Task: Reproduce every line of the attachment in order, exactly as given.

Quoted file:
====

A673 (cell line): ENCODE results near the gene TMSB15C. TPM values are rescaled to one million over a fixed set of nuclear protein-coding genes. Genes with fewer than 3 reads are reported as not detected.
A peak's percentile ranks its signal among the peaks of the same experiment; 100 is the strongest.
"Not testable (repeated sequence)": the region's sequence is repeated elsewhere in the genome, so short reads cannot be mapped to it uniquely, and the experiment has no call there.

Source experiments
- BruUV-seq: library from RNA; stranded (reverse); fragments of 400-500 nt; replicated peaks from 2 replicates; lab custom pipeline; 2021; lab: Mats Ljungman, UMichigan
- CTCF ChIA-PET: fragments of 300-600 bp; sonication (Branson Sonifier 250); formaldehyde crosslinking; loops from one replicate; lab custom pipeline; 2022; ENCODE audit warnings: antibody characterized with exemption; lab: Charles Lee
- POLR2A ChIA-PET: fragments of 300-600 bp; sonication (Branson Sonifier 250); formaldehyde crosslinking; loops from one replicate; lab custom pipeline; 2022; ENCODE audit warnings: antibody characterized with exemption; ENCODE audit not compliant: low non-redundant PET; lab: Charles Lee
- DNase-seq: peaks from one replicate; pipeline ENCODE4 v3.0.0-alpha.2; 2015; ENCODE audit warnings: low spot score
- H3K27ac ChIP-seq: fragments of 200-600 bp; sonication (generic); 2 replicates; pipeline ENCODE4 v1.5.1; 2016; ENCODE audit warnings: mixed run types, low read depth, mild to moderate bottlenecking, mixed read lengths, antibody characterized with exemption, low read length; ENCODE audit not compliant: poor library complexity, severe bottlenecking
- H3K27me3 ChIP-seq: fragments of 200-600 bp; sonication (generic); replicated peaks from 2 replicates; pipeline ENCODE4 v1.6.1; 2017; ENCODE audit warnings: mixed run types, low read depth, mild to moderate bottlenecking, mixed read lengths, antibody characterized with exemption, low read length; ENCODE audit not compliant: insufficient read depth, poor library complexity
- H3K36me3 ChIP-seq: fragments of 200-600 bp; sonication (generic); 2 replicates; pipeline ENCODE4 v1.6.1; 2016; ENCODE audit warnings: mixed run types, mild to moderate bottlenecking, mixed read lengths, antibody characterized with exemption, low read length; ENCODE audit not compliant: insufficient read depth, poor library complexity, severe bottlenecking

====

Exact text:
A673 (cell line): ENCODE results near the gene TMSB15C. TPM values are rescaled to one million over a fixed set of nuclear protein-coding genes. Genes with fewer than 3 reads are reported as not detected.
A peak's percentile ranks its signal among the peaks of the same experiment; 100 is the strongest.
"Not testable (repeated sequence)": the region's sequence is repeated elsewhere in the genome, so short reads cannot be mapped to it uniquely, and the experiment has no call there.

Source experiments
- BruUV-seq: library from RNA; stranded (reverse); fragments of 400-500 nt; replicated peaks from 2 replicates; lab custom pipeline; 2021; lab: Mats Ljungman, UMichigan
- CTCF ChIA-PET: fragments of 300-600 bp; sonication (Branson Sonifier 250); formaldehyde crosslinking; loops from one replicate; lab custom pipeline; 2022; ENCODE audit warnings: antibody characterized with exemption; lab: Charles Lee
- POLR2A ChIA-PET: fragments of 300-600 bp; sonication (Branson Sonifier 250); formaldehyde crosslinking; loops from one replicate; lab custom pipeline; 2022; ENCODE audit warnings: antibody characterized with exemption; ENCODE audit not compliant: low non-redundant PET; lab: Charles Lee
- DNase-seq: peaks from one replicate; pipeline ENCODE4 v3.0.0-alpha.2; 2015; ENCODE audit warnings: low spot score
- H3K27ac ChIP-seq: fragments of 200-600 bp; sonication (generic); 2 replicates; pipeline ENCODE4 v1.5.1; 2016; ENCODE audit warnings: mixed run types, low read depth, mild to moderate bottlenecking, mixed read lengths, antibody characterized with exemption, low read length; ENCODE audit not compliant: poor library complexity, severe bottlenecking
- H3K27me3 ChIP-seq: fragments of 200-600 bp; sonication (generic); replicated peaks from 2 replicates; pipeline ENCODE4 v1.6.1; 2017; ENCODE audit warnings: mixed run types, low read depth, mild to moderate bottlenecking, mixed read lengths, antibody characterized with exemption, low read length; ENCODE audit not compliant: insufficient read depth, poor library complexity
- H3K36me3 ChIP-seq: fragments of 200-600 bp; sonication (generic); 2 replicates; pipeline ENCODE4 v1.6.1; 2016; ENCODE audit warnings: mixed run types, mild to moderate bottlenecking, mixed read lengths, antibody characterized with exemption, low read length; ENCODE audit not compliant: insufficient read depth, poor library complexity, severe bottlenecking